In a 1968 paper by Kiparsky ("Linguistic universals and linguistic change"), a historical-change argument is made for the brace notation of SPE, based on the history of vowel shortening. The premise is that there was a single rule in Old English which shortened a long vowel before three consonants (gōdspell → godspell; brǣmblas → bræmblas), and also shortened a vowel which is followed by only two consonants as long as it is in the third syllable from the end of the word (blēdsian → bledsian). It is claimed that there is one rule in OE which does this: V → [-long]/ __CC{C,...V...V} with braces combining "a third consonant, or two vowels".

It is claimed that Modern English has a related rule, V → [-long]/ __C{C,...V...V}, shortening a long vowel before two consonants or a consonant followed by two syllables, and moreover this rule arose in Early Modern English. An alternative view is that there are simply two separate rules. Kiparsky uses this rule change as evidence for brace notation, on the grounds that it would be a "peculiar fact that two separate, unrelated rules have undergone an identical modification at the same point in the history of English".

Two factual claims are made: there was a uniform change in the nature of the two rules, where for both subcases, "two consonants plus" becomes "one consonant plus"; this happened at the same time. The subsequent literature has, to the best of my knowledge, not critically re-investigated this claim (there are sporadic counterclaims that the sub-changes were at different times, with no supporting data). I am aware of the competing analysis that the change has to do with a change in syllable structure – the deeper question is whether the underlying factual claim is actually well-supported?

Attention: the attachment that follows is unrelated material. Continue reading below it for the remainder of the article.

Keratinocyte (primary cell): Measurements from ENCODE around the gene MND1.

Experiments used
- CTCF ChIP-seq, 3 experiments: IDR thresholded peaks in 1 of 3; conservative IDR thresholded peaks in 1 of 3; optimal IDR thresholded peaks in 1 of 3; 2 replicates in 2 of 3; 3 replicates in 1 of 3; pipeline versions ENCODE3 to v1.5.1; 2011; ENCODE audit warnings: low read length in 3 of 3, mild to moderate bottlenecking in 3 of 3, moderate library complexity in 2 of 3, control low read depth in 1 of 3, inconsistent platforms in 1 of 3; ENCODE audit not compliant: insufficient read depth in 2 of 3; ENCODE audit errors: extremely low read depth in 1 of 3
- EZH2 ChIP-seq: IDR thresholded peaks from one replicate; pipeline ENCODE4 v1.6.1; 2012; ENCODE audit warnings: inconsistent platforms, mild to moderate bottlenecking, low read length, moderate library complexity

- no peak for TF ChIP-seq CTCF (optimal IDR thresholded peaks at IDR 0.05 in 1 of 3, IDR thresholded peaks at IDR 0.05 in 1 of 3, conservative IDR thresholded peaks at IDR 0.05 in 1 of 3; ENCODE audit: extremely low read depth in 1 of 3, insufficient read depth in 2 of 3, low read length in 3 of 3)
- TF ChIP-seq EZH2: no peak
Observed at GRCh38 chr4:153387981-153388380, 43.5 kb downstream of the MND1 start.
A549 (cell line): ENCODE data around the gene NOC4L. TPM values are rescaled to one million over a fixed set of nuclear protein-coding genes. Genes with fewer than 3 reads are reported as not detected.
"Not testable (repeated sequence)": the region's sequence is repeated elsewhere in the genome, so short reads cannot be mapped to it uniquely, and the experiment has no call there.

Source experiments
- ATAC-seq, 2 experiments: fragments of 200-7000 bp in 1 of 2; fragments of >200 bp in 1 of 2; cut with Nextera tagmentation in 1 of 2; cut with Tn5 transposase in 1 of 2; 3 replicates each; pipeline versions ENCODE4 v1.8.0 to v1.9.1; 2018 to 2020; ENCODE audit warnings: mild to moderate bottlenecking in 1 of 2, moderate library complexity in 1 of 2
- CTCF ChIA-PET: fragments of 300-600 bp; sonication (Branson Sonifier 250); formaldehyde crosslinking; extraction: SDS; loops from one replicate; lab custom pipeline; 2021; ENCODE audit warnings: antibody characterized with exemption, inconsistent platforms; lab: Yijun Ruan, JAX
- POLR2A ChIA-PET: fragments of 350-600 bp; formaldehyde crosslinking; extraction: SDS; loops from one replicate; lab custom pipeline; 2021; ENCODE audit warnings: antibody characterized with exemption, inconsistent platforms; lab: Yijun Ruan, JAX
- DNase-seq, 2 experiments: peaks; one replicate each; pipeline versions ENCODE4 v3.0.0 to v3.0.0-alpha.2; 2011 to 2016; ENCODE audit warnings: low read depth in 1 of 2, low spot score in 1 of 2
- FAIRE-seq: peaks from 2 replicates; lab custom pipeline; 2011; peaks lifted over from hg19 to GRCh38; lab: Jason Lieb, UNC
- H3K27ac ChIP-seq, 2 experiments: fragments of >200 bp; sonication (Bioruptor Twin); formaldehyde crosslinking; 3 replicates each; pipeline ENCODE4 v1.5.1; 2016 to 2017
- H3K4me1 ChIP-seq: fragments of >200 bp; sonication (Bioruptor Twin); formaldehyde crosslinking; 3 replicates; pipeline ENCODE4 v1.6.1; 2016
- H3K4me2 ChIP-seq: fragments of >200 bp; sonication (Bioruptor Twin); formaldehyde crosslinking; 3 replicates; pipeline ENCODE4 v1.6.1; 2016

Has any evidence at all emerged since then that either supports or refutes Kiparsky's claim of "same change at the same time"?

  • 1
    I don't see why it matters whether the two subcases came into effect at the same time. Each new generation of children has to infer what the rules are from what they hear, because of course there are no wise teachers to explain SPE notation to them. Perhaps after coming to lax vowels before CC there was a period of confusion and fluctuation before some exceptionally bright children realized they had to do it with braces and invented trisyllabic laxing as we know it today.
    – Greg Lee
    Commented Jan 21, 2018 at 22:12
  • If they came into existence at different times, that is evidence that the two subcases are not a single generalization, as posited in SPE. The claim is that the rule with brace notation was already present before any changes into Middle English. K's argument putatively introduces external evidence for the SPE notation, and is itself used as justification for the notation.
    – user6726
    Commented Jan 21, 2018 at 22:34
  • 3
    But you're treating historical changes as though they were changes operating on rules. This is not plausible. Even if you're a generative phonologist, you can't think that. Children can't see rules -- they have to infer them from the forms they hear.
    – Greg Lee
    Commented Jan 21, 2018 at 22:53
  • 1
    No, I am not: Kiparsky is. Anyhow, the question is not about whether braces are empirically motivated, it is an extremely specific question of fact, about the known history of English phonology.
    – user6726
    Commented Jan 22, 2018 at 0:03
  • "there are sporadic counterclaims that the sub-changes were at different times, with no supporting data" - more details please?
    – Alex B.
    Commented Jan 22, 2018 at 4:17


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